Kol Nidrei is the prayer that opens the evening service at the beginning of Yom Kippur, the Day of Atonement. It is of such great significance that the entire service is referred to as the Kol Nidrei service.
Although it is often referred to as a prayer, technically Kol Nidrei is not a prayer but a legal contract: a declaration in front of witnesses that all the promises made between myself and God, from this Yom Kippur to the next Yom Kippur, are null and void before they are even spoken. There are teachings in the Talmud that say we should not even make these vows in the first place, since they are so prone to be broken. But suppose we do make these vows? – out of desperation, for example, in an attempt to negotiate with God – “I will do this if You do that”; or out of good intentions and misguided optimism, promising something that seems within our reach but is ultimately unrealistic, impossible to fulfill. Then the Kol Nidrei gives us safety. As broken, fragile, imperfect human beings, the Kol Nidrei contract with God gives us the safety to experiment, even when we may fail, by knowing that our failures and broken promises are forgiven in advance. We are guaranteed God’s forgiveness before we even make the mistake.
Traditionally we are supposed to hear three repetitions of Kol Nidre. There are of course many many different explanations for this tradition. One humourous one is that this is God’s demonstration of forgiveness, in advance, for the habitual latecomers in the congregation, who may miss repetitions numbers 1 & 2 but will probably arrive in time for repetition #3!
A more serious interpretation looks at the progression in our hearts and moods as we articulate the same contract three different times. The first time, we are sad, afraid, uncertain as to whether we even have the right to ask for God’s forgiveness. The second time, we gain confidence, believing that we deserve forgiveness and we are justified in asking for it. The third time comes from a place of certainty: God will forgive us in advance, even for those sins we have not yet committed, and we have every right to demand this commitment in this Kol Nidrei contract.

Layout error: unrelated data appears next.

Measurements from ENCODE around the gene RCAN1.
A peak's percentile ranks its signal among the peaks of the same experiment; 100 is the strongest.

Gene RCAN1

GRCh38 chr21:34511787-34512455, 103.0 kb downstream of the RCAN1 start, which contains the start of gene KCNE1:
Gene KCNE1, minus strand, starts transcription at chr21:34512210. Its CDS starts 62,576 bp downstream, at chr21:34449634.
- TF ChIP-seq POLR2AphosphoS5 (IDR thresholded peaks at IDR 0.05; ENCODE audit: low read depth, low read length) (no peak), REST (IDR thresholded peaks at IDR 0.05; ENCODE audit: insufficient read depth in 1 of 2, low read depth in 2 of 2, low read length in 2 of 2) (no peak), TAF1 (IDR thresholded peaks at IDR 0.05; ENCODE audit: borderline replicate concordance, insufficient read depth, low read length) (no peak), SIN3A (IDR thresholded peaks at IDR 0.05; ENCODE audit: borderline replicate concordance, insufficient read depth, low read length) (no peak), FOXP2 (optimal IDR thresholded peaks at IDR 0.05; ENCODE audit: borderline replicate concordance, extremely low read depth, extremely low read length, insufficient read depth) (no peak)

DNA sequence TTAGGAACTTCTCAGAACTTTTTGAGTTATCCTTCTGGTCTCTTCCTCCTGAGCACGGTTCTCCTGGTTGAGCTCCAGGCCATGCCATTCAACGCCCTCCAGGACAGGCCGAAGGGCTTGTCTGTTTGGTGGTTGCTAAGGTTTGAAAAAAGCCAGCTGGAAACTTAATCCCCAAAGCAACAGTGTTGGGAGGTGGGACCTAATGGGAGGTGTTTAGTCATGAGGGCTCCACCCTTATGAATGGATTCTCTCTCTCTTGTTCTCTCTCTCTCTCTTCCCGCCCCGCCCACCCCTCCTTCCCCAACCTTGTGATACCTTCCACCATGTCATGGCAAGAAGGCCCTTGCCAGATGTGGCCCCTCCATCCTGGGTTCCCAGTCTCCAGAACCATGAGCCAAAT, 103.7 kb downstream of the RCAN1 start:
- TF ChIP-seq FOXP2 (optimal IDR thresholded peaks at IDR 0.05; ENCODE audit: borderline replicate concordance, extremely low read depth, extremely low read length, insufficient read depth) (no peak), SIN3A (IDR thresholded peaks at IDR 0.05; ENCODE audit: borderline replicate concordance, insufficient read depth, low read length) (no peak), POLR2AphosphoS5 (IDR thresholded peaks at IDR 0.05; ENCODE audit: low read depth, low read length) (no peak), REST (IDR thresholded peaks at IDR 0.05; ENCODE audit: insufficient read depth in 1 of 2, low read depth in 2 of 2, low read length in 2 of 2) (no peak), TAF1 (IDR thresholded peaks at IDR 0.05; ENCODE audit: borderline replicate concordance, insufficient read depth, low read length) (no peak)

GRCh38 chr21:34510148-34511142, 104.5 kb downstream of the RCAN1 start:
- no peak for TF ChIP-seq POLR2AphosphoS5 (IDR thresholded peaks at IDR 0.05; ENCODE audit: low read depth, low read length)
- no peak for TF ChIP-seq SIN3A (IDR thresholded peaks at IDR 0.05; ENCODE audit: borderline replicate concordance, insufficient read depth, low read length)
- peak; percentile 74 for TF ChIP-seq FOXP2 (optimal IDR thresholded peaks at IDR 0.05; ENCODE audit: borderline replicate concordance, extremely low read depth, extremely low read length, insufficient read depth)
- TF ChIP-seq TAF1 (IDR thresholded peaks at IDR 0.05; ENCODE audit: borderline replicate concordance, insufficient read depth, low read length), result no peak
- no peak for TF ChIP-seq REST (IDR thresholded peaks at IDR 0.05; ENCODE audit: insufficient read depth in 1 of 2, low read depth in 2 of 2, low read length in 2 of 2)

Many translations of Kol Nidrei are thematic, expressing the translator’s interpretation of its meaning. The following word-by-word translation, based on the text by Rabbi Ronald Aigen in the Renew Our Days Machzor, highlights the legal nature of this declaration, beginning with a list of seven different forms of vows. As in the English, each original Aramaic word carries a distinct difference of meaning, although many of the nuances cannot be adequately translated into a single English equivalent. Together, the contract covers many different forms of vows, converging them into the phrases “regarding them all”, and “let them all be released”.
All vows, and bonds, and pledges, and promises, and pacts, and obligations, and oaths that we have vowed, and sworn, and pledged, and bound our souls with, from this Yom Kippur until next Yom Kippur - may it come to us for good - regarding them all, we regret them. Let them all be released, forgiven, erased, and be made null and void. Our personal vows are not vows; Our personal bonds are not bonds; Our personal oaths are not oaths.
This legal formulation lists many different forms of promise and personal bonds, then says: all of these promises which I shall make in the coming year– from this Yom Kippur to next Yom Kippur, may it be for good – are already null and void before I even make the pledge.
In this moment of deep introspection, at the beginning of Yom Kippur, I’m telling God in advance that as the year passes, if in moments of forgetfulness I make a promise as though I think I’m actually going to keep it – don’t hold me to it. I will try my best, but I’ve already been given Your forgiveness in advance. So if I fail then, my failure will already have been forgiven.
The two intertwined elements here are my acknowledgement of my own fallibility; and my reminder to God that unconditional love means that no matter what I do, I will be forgiven.
Kol Nidrei is thus a contract of unconditional love.